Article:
In this context, “…entrepreneurs who have the knowledge of the specific needs and heritage of their co-ethnic consumers are allured to entrepreneurship and self-employment by moving into niche, saturated spatial markets that require low financial or human capital and are largely ignored by mass retailing enterprises due to security problems or low-purchasing power of the unattractive and poorer ‘minority’ areas” (Piperopoulos, 2010, p. 143).  

Cultural, racial or ethnic-based needs, tastes and preferences for particular goods and services generate unique consumer demands and entrepreneurial opportunities that members of the group can satisfy.  

For example, motivated by the belief that necessity is the mother of invention, Remona, a woman of Guyanese descent and hairdresser by trade, observed a gap in services to meet the Black community's needs: a lack of swimming pool-friendly hair products. She decided to try to fill that gap by creating a product and marketing it online. She said: 

For me, it’s kind of a spin on buying local: if you shop within your community, there is a better chance that someone from the community is going to know what you want or need. I recognized a need because I myself experienced it. It feels really good to be able to offer my community something that they actually need.

Similarly, Keith, a second-generation Canadian with roots in Barbados, is the proud owner and operator of a club that offers skating and hockey lessons, catering primarily to the Black community.

Inspired by the skates he received as a gift from his uncle one Christmas, Keith learned to skate and play hockey on his own and now dedicates himself to making these activities accessible.

Recognizing that many parents in immigrant and underserved communities might not have the knowledge to teach their children these skills, Keith is passionate about providing opportunities for individuals to embrace hockey and skating. He firmly believes these activities hold significant cultural importance in Canada and strives to make them accessible to everyone:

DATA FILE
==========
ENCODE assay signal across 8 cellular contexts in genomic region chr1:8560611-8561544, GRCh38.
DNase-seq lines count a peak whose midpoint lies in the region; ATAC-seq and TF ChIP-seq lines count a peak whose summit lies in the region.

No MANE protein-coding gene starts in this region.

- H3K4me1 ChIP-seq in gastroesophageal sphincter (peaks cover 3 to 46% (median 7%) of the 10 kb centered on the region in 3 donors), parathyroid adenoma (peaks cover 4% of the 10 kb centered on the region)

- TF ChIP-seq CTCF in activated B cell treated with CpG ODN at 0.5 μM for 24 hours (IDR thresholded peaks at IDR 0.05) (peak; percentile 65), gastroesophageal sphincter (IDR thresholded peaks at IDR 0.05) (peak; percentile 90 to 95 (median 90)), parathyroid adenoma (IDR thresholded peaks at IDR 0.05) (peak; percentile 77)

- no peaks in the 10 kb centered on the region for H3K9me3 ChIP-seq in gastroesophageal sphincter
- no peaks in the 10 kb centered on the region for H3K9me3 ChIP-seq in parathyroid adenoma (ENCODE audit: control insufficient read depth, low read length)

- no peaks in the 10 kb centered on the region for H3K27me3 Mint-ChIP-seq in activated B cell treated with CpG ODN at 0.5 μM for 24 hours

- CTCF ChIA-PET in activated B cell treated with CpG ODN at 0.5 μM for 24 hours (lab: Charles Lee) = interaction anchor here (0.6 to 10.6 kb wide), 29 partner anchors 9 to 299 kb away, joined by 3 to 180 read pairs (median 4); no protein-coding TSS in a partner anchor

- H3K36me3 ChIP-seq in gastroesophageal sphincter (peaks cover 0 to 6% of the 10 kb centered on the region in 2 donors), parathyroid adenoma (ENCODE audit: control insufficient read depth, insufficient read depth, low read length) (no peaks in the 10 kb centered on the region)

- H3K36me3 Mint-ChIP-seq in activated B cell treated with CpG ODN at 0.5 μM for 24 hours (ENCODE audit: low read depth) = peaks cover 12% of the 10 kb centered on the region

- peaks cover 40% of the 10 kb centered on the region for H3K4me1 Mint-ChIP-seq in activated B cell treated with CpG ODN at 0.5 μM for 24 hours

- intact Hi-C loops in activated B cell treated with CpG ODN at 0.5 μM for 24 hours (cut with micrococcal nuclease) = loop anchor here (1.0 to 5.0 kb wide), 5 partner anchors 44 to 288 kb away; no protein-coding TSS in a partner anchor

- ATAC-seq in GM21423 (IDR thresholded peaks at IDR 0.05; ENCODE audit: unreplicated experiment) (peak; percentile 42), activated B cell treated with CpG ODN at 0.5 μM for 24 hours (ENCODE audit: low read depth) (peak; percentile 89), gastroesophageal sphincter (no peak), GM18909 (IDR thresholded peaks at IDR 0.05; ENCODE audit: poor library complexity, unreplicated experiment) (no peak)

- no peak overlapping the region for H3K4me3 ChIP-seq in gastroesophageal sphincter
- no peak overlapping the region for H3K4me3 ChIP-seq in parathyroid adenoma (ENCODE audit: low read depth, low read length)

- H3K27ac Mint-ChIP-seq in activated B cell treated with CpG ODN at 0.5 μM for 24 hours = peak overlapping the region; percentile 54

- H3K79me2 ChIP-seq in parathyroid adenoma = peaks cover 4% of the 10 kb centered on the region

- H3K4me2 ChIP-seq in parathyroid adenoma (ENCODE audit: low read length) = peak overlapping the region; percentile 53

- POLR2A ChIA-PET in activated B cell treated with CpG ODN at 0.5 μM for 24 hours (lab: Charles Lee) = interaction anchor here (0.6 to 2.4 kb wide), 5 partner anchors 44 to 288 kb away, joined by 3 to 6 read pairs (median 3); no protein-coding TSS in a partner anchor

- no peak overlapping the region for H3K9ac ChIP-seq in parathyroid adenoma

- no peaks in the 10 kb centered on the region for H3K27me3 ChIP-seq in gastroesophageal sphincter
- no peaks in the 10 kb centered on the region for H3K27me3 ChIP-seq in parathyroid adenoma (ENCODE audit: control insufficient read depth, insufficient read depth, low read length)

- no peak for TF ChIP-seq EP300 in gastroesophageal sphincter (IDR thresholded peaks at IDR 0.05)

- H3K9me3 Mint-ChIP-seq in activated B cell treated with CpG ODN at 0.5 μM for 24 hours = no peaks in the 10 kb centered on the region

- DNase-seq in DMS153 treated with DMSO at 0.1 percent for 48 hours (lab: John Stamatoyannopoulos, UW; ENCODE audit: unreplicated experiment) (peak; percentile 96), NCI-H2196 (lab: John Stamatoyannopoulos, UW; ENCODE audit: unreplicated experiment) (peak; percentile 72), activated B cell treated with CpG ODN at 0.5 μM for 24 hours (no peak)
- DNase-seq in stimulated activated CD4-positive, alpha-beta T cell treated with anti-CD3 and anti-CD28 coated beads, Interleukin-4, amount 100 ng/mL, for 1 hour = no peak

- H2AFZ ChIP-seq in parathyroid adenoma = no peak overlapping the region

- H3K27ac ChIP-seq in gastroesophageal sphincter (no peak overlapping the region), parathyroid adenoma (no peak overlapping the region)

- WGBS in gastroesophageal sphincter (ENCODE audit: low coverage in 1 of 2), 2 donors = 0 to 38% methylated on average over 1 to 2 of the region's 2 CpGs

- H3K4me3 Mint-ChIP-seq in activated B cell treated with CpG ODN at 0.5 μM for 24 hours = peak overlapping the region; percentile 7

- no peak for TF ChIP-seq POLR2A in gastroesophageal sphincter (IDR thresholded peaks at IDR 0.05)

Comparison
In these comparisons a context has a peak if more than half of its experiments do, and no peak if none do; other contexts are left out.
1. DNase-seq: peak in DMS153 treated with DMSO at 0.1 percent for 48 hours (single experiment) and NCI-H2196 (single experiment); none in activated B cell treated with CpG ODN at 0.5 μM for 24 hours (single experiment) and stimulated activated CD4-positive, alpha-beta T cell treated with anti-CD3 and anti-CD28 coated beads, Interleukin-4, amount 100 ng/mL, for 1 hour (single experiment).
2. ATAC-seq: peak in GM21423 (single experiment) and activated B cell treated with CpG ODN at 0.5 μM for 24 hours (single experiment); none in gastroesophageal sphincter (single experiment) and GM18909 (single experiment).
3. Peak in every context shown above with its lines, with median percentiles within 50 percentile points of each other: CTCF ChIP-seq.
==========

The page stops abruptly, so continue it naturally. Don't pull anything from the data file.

I taught my own son how to skate and play hockey, but I couldn't ignore the widespread idea that these activities—and a lot of winter sports—were somehow not for people of colour. It struck me, you know, after talking to people I grew up with who never acquired these skills themselves, that many parents couldn't teach them to their kids. So I saw an opportunity to create a space where kids wouldn't be the only Black or kid of colour. That's why I took the initiative because, really, why not?

Likewise, Kwasi and Koko, a young married couple from Ghana who settled in a small but growing Ghanaian community in Nova Scotia, started their entrepreneurial journey driven by a simple craving: the taste of home (including spinach stew).

Disappointed by the lack of options offering the authentic flavours of Ghana, they decided to create a place where they and others in the community could savour the rich, traditional dishes they missed. Koko shared:

Our interest in starting this restaurant was fuelled by a longing for the familiar flavours of home-cooked Ghanaian dishes. We were inspired to establish a space for our community to connect; we ventured into the restaurant business. Recognizing that others in our community shared similar cravings, we saw an opportunity not only to satisfy their cravings and fill their appetites, but also to build a business that could generate income while fostering a sense of cultural belonging for everyone, including our children, in our adopted home in Nova Scotia.

In the literature on entrepreneurship and small business economics, the racial and ethnic identity of entrepreneurs and small business owners has been significant for understanding the journeys to entrepreneurship and clustering businesses in enclaves, niche market opportunities, and group resources (Orozco, 2022).

Consistent with this existing literature, the narratives of Remona, Keith, Kwasi and Koko illustrate that entrepreneurs can leverage their insider knowledge of the unique racial, ethnic and cultural preferences and the tastes and needs of their communities. Or in other words, “…business owners can tap into protected markets when they possess an insider’s knowledge of the special, culturally based tastes of their coethnics by providing services as middlemen or brokers to mainstream markets” (Orozco, 2022, p. 245).